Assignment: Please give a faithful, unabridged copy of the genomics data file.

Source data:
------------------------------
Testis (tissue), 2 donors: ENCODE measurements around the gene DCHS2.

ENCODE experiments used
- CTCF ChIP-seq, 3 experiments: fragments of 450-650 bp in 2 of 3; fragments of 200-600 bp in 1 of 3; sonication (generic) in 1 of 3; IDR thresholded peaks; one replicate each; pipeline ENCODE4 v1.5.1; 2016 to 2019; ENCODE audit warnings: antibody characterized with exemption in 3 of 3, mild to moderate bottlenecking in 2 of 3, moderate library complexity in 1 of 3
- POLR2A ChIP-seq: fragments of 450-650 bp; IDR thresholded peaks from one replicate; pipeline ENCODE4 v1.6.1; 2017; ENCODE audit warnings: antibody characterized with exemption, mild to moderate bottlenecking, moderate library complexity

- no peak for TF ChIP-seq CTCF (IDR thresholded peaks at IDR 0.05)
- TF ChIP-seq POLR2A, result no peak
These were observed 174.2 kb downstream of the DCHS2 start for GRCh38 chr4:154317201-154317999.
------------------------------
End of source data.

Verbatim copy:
Testis (tissue), 2 donors: ENCODE measurements around the gene DCHS2.

ENCODE experiments used
- CTCF ChIP-seq, 3 experiments: fragments of 450-650 bp in 2 of 3; fragments of 200-600 bp in 1 of 3; sonication (generic) in 1 of 3; IDR thresholded peaks; one replicate each; pipeline ENCODE4 v1.5.1; 2016 to 2019; ENCODE audit warnings: antibody characterized with exemption in 3 of 3, mild to moderate bottlenecking in 2 of 3, moderate library complexity in 1 of 3
- POLR2A ChIP-seq: fragments of 450-650 bp; IDR thresholded peaks from one replicate; pipeline ENCODE4 v1.6.1; 2017; ENCODE audit warnings: antibody characterized with exemption, mild to moderate bottlenecking, moderate library complexity

- no peak for TF ChIP-seq CTCF (IDR thresholded peaks at IDR 0.05)
- TF ChIP-seq POLR2A, result no peak
These were observed 174.2 kb downstream of the DCHS2 start for GRCh38 chr4:154317201-154317999.